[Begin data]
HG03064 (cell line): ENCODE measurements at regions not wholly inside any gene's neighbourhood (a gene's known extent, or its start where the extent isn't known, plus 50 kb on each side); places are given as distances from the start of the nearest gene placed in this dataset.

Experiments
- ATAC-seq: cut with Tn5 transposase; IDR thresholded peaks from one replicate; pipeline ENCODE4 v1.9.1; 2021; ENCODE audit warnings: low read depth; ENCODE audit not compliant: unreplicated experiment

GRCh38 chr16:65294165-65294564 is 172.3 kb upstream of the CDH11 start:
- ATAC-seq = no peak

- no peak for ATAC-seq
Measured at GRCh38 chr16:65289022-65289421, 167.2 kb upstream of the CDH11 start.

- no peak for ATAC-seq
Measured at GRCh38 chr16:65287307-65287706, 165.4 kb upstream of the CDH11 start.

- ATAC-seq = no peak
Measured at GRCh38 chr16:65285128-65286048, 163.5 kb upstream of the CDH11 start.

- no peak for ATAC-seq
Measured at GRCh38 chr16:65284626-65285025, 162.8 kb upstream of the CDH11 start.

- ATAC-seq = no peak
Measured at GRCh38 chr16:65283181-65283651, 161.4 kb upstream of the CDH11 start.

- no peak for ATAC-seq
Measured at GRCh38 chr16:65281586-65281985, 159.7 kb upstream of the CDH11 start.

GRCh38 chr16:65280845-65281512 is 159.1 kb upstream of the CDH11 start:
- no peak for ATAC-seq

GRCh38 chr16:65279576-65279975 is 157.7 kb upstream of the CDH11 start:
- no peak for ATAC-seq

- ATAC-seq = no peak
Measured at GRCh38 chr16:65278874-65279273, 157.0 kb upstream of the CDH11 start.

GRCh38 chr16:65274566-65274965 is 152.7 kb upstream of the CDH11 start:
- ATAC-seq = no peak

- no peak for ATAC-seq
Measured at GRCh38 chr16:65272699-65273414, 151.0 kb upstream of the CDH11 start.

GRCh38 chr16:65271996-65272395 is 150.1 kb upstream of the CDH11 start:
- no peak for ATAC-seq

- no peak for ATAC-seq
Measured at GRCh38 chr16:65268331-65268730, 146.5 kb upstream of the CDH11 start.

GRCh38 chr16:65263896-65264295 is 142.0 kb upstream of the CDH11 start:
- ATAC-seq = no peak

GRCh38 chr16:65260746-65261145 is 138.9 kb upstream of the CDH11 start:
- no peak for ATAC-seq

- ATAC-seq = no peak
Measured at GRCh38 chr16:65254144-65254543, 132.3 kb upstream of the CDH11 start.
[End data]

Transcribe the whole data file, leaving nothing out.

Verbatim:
HG03064 (cell line): ENCODE measurements at regions not wholly inside any gene's neighbourhood (a gene's known extent, or its start where the extent isn't known, plus 50 kb on each side); places are given as distances from the start of the nearest gene placed in this dataset.

Experiments
- ATAC-seq: cut with Tn5 transposase; IDR thresholded peaks from one replicate; pipeline ENCODE4 v1.9.1; 2021; ENCODE audit warnings: low read depth; ENCODE audit not compliant: unreplicated experiment

GRCh38 chr16:65294165-65294564 is 172.3 kb upstream of the CDH11 start:
- ATAC-seq = no peak

- no peak for ATAC-seq
Measured at GRCh38 chr16:65289022-65289421, 167.2 kb upstream of the CDH11 start.

- no peak for ATAC-seq
Measured at GRCh38 chr16:65287307-65287706, 165.4 kb upstream of the CDH11 start.

- ATAC-seq = no peak
Measured at GRCh38 chr16:65285128-65286048, 163.5 kb upstream of the CDH11 start.

- no peak for ATAC-seq
Measured at GRCh38 chr16:65284626-65285025, 162.8 kb upstream of the CDH11 start.

- ATAC-seq = no peak
Measured at GRCh38 chr16:65283181-65283651, 161.4 kb upstream of the CDH11 start.

- no peak for ATAC-seq
Measured at GRCh38 chr16:65281586-65281985, 159.7 kb upstream of the CDH11 start.

GRCh38 chr16:65280845-65281512 is 159.1 kb upstream of the CDH11 start:
- no peak for ATAC-seq

GRCh38 chr16:65279576-65279975 is 157.7 kb upstream of the CDH11 start:
- no peak for ATAC-seq

- ATAC-seq = no peak
Measured at GRCh38 chr16:65278874-65279273, 157.0 kb upstream of the CDH11 start.

GRCh38 chr16:65274566-65274965 is 152.7 kb upstream of the CDH11 start:
- ATAC-seq = no peak

- no peak for ATAC-seq
Measured at GRCh38 chr16:65272699-65273414, 151.0 kb upstream of the CDH11 start.

GRCh38 chr16:65271996-65272395 is 150.1 kb upstream of the CDH11 start:
- no peak for ATAC-seq

- no peak for ATAC-seq
Measured at GRCh38 chr16:65268331-65268730, 146.5 kb upstream of the CDH11 start.

GRCh38 chr16:65263896-65264295 is 142.0 kb upstream of the CDH11 start:
- ATAC-seq = no peak

GRCh38 chr16:65260746-65261145 is 138.9 kb upstream of the CDH11 start:
- no peak for ATAC-seq

- ATAC-seq = no peak
Measured at GRCh38 chr16:65254144-65254543, 132.3 kb upstream of the CDH11 start.